A Louisiana hospital is slated to be the first to finance a major new facility by selling bonds to its doctors, launching a potential model for aligning the interests of physicians and not-for-profit hospitals.
Lafayette (La.) General Medical Center plans to sell $2 million of tax-exempt participating bonds to about 40 of its admitting physicians in a private placement this summer. The transaction is part of a financing package for a $75 million not-for-profit heart hospital expected to open in early 2005.
The participating bonds will be subordinated to senior bonds and will pay interest only if the facility is profitable. But in exchange for those and other risks, the bonds will offer higher returns than traditional fixed-interest bonds. In this case, the interest is expected to be 10% to 12%. The deal also gives physician investors half the seats on the heart hospital's board.
The economic return falls short of those promised by proprietary companies that do equity joint ventures with physicians. Nevertheless, the structure is being described by attorneys and investment bankers who crafted it as a viable alternative to equity deals that allow physicians to share in facility profits but carry significant financial costs and legal risks that some not-for-profit hospitals have been reluctant to bear.
If the Lafayette General sale is successful, a flood of similar deals could follow. The chief architect of the structure, Robert Rosenfield, a partner in the Los Angeles office of McDermott, Will & Emery, said his firm is working on 25 to 30 additional deals, including several hospitals that want to convert existing equity ventures.
The participating bond model "has the power to change how hospitals and physicians deal with each other," said David Johnson, managing director of the healthcare group at Citigroup Global Markets, formerly Salomon Smith Barney, which is co-managing the Lafayette General bond issue with Merrill Lynch & Co.
Rosenfield advocates a carrot-and-stick approach to what he calls the "very serious threat" of physician competition. For example, he advocates that hospitals only sell bonds to physicians who are willing to sign noncompete agreements. If physicians resist, he believes hospitals should consider an array of responses, including the extreme measures of terminating medical staff privileges or even approaching the city council about adopting a local certificate-of-need ordinance. In the case of Lafayette General, bond-holding physicians have agreed not to compete, although the hospital waived its right to seek injunctive relief against those who do.
When it comes to physicians investing in competing facilities, "I don't think hospitals should be pleasant," Rosenfield said. "Boards have a fiduciary duty to fight to protect the hospital's business."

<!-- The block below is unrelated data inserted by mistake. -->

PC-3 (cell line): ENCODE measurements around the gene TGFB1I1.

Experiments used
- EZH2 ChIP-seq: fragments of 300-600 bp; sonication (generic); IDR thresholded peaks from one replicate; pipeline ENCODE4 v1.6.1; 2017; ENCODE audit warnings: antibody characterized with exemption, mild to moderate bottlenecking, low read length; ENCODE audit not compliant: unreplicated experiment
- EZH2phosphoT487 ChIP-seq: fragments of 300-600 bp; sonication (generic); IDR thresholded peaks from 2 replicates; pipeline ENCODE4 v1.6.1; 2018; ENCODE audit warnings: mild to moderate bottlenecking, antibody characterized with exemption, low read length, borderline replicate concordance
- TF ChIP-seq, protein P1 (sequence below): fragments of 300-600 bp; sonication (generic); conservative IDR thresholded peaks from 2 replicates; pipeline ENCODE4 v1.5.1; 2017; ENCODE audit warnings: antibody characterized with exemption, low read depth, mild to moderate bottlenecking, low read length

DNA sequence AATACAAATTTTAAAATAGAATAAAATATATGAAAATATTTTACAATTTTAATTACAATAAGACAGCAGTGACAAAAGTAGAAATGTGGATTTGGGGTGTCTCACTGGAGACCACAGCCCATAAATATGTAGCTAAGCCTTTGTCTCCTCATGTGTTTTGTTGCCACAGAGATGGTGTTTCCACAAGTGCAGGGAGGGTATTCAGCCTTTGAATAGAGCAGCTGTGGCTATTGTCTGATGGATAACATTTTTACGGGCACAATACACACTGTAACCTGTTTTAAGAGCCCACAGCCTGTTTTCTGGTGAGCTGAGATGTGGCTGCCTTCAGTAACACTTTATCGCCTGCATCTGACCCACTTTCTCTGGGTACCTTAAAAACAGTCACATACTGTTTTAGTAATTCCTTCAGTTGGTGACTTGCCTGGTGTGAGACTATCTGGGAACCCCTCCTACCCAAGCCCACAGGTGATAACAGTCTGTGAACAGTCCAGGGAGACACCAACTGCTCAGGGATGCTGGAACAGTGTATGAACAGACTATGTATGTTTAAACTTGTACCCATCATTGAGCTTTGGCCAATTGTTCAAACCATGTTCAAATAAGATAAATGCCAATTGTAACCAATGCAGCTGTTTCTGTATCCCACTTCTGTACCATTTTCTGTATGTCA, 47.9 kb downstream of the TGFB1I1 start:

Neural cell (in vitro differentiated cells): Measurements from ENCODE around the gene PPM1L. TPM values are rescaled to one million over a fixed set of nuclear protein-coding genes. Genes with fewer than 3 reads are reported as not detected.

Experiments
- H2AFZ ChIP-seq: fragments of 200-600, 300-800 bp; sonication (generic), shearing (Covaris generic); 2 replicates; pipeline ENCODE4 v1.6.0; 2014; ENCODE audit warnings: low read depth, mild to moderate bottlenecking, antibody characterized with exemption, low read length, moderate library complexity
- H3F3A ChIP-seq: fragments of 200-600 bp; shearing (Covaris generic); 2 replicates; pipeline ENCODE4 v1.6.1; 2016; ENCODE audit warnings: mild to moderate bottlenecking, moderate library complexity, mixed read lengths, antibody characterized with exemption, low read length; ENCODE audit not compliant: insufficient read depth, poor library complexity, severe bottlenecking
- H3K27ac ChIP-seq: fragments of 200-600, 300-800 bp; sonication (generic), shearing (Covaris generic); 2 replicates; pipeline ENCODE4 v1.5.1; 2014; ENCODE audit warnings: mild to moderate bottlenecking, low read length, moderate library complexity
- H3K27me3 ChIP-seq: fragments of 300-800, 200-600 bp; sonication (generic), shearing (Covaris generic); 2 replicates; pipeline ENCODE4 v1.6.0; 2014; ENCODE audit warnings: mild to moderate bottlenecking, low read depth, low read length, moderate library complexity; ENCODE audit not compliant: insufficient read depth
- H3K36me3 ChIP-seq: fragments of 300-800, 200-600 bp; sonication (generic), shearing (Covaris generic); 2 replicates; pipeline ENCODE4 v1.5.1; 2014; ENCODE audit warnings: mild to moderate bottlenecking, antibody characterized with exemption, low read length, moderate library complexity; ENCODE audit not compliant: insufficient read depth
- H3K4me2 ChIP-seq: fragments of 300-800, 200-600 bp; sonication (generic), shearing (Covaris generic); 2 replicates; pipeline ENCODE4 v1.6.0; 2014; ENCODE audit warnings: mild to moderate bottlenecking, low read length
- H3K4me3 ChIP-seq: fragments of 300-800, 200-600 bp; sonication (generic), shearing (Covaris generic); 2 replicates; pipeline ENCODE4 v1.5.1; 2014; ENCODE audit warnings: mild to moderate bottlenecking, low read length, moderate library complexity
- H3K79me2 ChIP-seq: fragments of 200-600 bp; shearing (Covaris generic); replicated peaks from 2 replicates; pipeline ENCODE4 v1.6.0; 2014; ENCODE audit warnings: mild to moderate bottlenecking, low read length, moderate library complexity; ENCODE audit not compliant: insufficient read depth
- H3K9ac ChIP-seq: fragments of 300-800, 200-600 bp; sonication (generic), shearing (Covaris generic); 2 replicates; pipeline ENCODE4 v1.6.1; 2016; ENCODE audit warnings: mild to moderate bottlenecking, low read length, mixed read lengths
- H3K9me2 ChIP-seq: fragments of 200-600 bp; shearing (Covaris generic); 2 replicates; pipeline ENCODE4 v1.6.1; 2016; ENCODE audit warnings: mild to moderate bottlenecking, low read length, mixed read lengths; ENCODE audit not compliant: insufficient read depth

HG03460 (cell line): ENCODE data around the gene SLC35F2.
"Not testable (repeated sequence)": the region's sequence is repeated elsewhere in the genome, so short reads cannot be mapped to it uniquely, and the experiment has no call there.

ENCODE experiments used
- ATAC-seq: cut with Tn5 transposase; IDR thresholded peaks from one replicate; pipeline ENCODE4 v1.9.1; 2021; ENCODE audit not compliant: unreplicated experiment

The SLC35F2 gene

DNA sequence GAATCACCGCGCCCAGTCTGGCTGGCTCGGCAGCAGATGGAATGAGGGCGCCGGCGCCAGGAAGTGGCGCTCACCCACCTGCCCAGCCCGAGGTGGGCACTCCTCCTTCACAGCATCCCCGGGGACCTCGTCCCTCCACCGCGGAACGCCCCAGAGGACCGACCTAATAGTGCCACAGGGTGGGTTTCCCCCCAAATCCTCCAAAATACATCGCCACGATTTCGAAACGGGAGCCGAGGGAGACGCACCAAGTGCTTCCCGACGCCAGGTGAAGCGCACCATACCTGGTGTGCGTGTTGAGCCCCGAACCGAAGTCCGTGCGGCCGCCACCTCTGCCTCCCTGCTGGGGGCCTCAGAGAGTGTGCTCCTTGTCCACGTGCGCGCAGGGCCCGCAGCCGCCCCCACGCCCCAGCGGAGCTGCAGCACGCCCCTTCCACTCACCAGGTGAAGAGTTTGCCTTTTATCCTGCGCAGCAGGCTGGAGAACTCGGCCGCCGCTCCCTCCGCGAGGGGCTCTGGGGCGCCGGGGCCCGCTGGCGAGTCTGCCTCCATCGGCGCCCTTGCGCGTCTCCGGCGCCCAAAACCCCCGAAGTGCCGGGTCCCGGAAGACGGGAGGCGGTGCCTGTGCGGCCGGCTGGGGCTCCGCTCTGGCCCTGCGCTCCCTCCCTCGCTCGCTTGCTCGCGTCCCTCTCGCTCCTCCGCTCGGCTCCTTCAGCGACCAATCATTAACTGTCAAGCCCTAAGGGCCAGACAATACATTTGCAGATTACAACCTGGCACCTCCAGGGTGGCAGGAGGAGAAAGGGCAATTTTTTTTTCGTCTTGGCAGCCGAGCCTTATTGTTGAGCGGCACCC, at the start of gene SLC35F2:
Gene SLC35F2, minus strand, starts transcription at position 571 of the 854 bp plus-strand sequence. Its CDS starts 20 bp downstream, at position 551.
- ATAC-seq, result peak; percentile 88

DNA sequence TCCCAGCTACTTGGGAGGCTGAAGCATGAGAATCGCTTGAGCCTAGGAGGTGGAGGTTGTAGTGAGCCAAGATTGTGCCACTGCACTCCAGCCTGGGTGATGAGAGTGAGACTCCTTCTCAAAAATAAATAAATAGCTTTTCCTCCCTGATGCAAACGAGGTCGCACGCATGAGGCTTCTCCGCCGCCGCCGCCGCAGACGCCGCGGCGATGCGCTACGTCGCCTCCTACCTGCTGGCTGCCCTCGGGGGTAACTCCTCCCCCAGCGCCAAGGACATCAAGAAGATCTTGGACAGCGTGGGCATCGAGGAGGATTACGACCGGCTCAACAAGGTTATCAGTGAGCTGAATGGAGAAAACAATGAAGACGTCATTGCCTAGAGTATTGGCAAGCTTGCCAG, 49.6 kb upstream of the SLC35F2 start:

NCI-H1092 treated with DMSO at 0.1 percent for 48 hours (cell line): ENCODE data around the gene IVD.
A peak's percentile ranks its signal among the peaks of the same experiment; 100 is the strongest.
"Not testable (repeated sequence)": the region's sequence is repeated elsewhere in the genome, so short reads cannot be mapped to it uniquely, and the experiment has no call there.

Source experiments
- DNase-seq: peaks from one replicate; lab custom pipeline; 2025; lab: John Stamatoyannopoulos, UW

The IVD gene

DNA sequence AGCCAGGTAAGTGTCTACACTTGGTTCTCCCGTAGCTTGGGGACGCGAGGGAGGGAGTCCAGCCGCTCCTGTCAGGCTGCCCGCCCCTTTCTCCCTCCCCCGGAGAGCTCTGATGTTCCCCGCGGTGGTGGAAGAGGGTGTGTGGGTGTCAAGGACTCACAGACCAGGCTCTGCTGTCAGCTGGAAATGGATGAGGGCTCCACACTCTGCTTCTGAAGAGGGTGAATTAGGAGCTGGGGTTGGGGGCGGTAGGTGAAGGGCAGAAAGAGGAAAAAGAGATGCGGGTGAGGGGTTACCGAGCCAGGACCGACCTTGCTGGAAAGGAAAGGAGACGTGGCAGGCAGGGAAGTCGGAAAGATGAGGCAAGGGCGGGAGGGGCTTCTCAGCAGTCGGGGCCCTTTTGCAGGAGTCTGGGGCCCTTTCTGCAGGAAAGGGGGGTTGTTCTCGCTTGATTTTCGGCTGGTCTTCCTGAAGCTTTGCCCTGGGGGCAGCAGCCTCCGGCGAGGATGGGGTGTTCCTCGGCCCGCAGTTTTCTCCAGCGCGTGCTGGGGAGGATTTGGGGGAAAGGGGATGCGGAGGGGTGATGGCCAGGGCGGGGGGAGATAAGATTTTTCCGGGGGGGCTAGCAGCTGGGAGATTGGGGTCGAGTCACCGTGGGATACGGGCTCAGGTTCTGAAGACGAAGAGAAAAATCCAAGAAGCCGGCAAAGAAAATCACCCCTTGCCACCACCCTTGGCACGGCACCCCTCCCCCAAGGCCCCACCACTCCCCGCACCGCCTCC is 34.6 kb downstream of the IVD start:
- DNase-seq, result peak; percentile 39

The emergence of this new strategy comes as hospitals are fighting back against a proliferation of physician-owned facilities that are diverting profitable revenue streams (See sidebar, this page). Recently introduced federal legislation would prohibit physicians from referring patients to for-profit specialty hospitals in which they hold financial interests. At the same time, a handful of state hospital associations are advocating legislation at the state level to curtail physician referrals to organizations in which they have an ownership stake.
Last week, for example, the Louisiana Hospital Association lobbied for legislation, albeit unsuccessfully, that would enact new requirements for specialty hospitals such as a 24-hour emergency room and a transfer agreement with a full-service hospital in case of an emergency or an adverse outcome.
Rosenfield said he believes that participating bonds could create a new "social contract" between not-for-profit hospitals and doctors.
"I see this as one way of trying to respond to the physicians' need for (a greater role in governance and) some kind of supplement for what they can make in medicine, but in a way that's much less damaging to the not-for-profit hospital and to healthcare costs in the community," Rosenfield said.
Participating bonds preserve assets in a not-for-profit structure. Rosenfield contends that higher financing and supply costs and taxes on property, sales and income sap 10% to 15% of revenue collected by for-profit facilities such as surgery centers and specialty hospitals. Those higher costs are shifted to local employers, not Medicare or Medicaid, which pay fixed rates, he notes.
Further, Rosenfield asserts that the vast majority of physician-owned facilities, of which there are estimated to be at least 4,000 nationally, may be at legal risk because they fail to comply with safe harbors for antikickback provisions of the Medicare and Medicaid fraud and abuse statutes. Those statutes dictate felony criminal penalties for any remuneration to induce patient referrals. So far, HHS' inspector general's office has not taken enforcement action against any physician-owned venture on antikickback grounds, but the possibility looms that it will.